“Take your time. Listen to us. Don’t do this now,” said Greg Akili, a longtime activist and member of Black Lives Matter.

Karren Lane, vice president of policy for the Community Coalition, said after Tuesday’s vote that she believed the planned public discussions about the disciplinary process would lead to a “more fruitful outcome that truly achieves justice and transparency.” She said in a statement that she hoped the council “has the political will” to implement reforms suggested by the public.

LAPD Chief Charlie Beck has also expressed reservations about removing sworn officers from the disciplinary panels. In a statement issued Tuesday, a department spokesman said Beck “fully supports the council’s community-based efforts to reform an antiquated disciplinary system.”

The current system “has taken disciplinary decisions out of the hands of the chief of police for many years, and improvements to ensure fairness, consistency, transparency and appropriate checks and balances are long overdue,” spokesman Josh Rubenstein said.

Under the current system, Beck must send any officer he wants to fire to a Board of Rights hearing. If the panel determines the officer is guilty of the accusations, it then recommends whether to fire the officer or assign a lesser penalty, such as a suspension. The chief can accept or reduce the punishment but not increase its severity.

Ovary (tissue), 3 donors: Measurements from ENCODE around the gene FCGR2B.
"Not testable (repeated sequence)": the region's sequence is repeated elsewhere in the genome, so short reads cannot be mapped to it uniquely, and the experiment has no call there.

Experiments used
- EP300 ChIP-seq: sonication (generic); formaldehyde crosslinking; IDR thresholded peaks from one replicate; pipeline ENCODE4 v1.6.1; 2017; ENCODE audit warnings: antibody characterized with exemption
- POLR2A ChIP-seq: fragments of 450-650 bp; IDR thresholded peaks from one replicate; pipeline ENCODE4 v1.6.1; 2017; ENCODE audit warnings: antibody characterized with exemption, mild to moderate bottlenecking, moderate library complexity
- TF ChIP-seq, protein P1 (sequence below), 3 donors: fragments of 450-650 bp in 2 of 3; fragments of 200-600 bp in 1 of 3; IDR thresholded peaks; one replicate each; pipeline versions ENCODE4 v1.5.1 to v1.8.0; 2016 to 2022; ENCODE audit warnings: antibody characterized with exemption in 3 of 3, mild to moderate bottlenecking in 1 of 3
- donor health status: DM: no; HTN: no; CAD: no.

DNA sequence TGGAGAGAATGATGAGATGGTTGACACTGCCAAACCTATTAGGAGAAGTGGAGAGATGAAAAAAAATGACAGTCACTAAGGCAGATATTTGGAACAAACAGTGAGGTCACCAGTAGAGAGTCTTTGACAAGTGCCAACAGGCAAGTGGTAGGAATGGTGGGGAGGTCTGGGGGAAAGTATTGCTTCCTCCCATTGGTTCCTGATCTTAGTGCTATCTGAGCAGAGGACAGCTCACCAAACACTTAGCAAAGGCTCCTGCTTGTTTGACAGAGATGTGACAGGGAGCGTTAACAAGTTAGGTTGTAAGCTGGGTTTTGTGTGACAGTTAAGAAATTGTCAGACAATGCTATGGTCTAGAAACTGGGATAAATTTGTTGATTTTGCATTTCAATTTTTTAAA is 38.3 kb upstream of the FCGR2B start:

Officials with the police union contend that the boards can be unfairly swayed by favoritism within the department — or by the chief’s influence over the two officers who sit on each panel. Civilians can look at the cases more objectively, they argue, without pressure from the police chief.

“Those that are attacking this ballot measure are actually attacking additional participation by the residents of Los Angeles in how their police department is run, and that’s unfortunate,” said the union’s president, Craig Lally, in a statement after Tuesday’s vote.

The community meetings, Lally added, will allow the public “to see just how extensive and robust the current civilian oversight of the department is and how this ballot measure will expand that civilian oversight.”

Wesson acknowledged the concerns during his remarks on the council floor but reaffirmed his support of what he described as “citizen participation” in policing. If leniency from civilians on the disciplinary panels is a concern, he said, then it’s time to reevaluate how those civilians are selected. But the ballot measure, he said, offers the first step toward change.

“I believe that once we open this door, it will be easier for us to open it again and again if we want to make additional changes,” he said. “Is this perfect? No. Is it flawed? Yes. But I do believe that it’s a step in the right direction.”

Times staff writer David Zahniser contributed to this report.

kate.mather@latimes.com

@katemather